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(See the complete passage discussion here: lsat/viewtopic.php?t=13783)
The correct answer choice is (E)
This question asks us to determine the meaning of the term “invent around,” as it is used in passage A. In the second paragraph, the author explains why patents should be narrow enough to “invent around,” and laments the practice of issuing patents that are “so broad that inventing around them is practically impossible” (lines 14-15). Specific Reference/Purpose questions require contextual awareness of the referenced text, and are best approached with an active prephrase.
Answer choice (A): This is the Reverse answer choice. Inventing around existing patents requires “nonobvious” inventions that can be patented, rather than “obvious” inventions that cannot be patented.
Answer choice (B): Concealing a patent infringement sounds unwise, and is never discussed in either passage. This answer choice is incorrect.
Answer choice (C): This answer choice may sound attractive, because one could argue that using a patented invention in a novel way is tantamount to “inventing around” that patent. While this may be a hotly debated issue in patent law, it is not the author’s argument. Beware of introducing outside information to the passage when answering Must Be True questions.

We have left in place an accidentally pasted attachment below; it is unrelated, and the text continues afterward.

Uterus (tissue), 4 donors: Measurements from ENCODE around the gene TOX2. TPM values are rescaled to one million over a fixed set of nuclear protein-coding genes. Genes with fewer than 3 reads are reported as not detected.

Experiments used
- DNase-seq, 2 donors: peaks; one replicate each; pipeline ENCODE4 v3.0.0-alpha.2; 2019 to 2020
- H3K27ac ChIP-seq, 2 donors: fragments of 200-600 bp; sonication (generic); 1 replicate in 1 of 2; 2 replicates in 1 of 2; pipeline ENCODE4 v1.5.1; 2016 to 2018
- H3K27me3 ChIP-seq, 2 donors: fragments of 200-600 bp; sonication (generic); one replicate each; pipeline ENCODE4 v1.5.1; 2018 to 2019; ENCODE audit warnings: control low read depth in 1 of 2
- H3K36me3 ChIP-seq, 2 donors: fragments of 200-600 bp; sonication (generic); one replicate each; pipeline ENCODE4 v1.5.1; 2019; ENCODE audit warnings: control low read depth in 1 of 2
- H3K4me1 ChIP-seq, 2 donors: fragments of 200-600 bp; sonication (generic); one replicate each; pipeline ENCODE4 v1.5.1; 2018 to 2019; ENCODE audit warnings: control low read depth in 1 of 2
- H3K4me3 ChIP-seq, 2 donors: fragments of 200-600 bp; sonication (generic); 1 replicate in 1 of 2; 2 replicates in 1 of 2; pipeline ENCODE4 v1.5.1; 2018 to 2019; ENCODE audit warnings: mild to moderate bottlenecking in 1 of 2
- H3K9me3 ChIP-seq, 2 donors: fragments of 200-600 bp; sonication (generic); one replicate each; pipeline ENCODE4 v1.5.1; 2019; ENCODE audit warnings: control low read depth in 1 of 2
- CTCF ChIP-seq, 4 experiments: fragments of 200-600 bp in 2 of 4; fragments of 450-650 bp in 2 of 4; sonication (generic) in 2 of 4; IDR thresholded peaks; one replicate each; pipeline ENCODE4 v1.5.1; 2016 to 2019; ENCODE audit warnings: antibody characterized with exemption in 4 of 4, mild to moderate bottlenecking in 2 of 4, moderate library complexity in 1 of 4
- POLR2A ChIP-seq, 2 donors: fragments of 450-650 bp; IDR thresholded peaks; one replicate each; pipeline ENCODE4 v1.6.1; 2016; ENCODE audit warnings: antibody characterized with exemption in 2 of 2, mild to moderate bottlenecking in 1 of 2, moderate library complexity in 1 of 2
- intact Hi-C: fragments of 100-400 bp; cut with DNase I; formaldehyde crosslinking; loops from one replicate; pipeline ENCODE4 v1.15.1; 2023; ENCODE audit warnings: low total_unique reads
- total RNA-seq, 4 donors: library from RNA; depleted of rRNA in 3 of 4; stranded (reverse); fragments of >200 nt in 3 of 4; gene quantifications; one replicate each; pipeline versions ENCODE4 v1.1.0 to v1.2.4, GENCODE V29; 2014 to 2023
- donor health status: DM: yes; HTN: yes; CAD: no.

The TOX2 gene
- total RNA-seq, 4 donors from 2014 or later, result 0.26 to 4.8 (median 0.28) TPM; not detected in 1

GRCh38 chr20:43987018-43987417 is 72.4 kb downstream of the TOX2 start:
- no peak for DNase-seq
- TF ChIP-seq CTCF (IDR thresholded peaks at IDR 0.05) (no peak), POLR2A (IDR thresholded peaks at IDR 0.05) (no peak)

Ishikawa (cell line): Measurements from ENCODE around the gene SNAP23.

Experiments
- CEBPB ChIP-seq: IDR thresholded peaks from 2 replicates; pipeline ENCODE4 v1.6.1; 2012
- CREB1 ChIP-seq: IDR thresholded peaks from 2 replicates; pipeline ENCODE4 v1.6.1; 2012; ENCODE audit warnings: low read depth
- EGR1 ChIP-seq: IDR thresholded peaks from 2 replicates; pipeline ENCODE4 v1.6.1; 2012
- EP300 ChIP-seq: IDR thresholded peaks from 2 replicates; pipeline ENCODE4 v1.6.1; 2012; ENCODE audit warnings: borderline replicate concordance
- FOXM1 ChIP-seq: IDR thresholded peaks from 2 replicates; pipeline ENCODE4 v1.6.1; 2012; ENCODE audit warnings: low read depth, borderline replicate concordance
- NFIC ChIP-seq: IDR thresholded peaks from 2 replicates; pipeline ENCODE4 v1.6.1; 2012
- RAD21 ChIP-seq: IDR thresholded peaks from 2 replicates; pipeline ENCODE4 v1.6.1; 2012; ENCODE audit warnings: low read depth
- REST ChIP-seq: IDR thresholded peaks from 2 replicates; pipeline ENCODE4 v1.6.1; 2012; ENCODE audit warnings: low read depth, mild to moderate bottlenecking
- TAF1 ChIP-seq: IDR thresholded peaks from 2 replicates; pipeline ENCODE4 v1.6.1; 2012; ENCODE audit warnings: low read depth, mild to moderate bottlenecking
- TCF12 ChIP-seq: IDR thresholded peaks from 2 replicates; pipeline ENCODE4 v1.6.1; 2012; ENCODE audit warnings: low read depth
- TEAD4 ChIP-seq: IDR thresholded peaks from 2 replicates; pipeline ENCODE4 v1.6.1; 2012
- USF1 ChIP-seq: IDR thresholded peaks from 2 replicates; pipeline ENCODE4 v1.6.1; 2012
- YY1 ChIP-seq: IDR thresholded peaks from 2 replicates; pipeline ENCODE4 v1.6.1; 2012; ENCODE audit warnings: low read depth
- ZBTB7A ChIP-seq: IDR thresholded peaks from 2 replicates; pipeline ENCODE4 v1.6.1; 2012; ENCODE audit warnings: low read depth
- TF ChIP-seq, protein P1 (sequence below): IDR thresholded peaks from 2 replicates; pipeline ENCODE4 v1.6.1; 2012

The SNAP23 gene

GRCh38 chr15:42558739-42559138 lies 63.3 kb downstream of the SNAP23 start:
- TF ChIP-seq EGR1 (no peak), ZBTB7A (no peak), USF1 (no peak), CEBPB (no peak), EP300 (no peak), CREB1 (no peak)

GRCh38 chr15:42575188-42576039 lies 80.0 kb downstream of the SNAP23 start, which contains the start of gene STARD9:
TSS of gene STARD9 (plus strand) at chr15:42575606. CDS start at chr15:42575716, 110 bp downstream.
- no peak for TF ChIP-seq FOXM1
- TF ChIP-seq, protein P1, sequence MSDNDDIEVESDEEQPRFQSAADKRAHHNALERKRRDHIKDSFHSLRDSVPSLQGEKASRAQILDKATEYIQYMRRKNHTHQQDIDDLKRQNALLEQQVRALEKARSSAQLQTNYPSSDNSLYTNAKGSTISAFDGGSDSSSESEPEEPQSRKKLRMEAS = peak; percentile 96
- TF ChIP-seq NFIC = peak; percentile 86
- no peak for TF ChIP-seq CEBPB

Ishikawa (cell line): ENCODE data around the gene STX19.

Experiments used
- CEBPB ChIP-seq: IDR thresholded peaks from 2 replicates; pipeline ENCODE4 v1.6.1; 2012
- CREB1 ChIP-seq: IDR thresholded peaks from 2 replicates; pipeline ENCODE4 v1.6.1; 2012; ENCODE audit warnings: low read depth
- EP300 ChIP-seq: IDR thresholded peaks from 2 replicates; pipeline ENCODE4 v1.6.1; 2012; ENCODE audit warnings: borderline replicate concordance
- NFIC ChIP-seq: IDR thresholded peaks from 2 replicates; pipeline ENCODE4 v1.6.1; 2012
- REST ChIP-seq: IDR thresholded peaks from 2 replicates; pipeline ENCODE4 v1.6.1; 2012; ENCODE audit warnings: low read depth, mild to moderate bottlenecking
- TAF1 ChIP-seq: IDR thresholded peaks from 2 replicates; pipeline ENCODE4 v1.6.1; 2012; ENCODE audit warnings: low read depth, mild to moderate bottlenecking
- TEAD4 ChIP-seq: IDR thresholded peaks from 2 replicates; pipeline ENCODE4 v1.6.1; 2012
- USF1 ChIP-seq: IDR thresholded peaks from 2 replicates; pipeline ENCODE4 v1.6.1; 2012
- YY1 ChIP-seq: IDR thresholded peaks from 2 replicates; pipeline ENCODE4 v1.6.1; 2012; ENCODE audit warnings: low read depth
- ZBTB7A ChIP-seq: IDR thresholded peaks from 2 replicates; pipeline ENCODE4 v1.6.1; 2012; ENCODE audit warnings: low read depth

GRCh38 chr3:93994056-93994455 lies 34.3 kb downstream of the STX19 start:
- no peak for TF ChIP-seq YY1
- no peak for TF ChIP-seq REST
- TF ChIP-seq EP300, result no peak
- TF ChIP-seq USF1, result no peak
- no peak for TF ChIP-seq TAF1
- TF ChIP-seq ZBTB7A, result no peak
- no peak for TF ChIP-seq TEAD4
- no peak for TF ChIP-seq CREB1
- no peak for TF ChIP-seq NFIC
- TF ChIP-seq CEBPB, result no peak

Answer choice (D): While “inventing around” does require developing new products, there is no reason to believe that the principles upon which such inventions are based must be “entirely different” from those for products affected by competitors’ patents. This answer choice contains an exaggeration and is incorrect.
Answer choice (E): This is the correct answer choice. From the discussion in the second paragraph of passage A, we know that “inventing around” existing patents requires such patents to be narrow enough that companies can circumvent them, i.e. devise products that are functionally similar to the ones patented, but different enough to avoid patent infringement.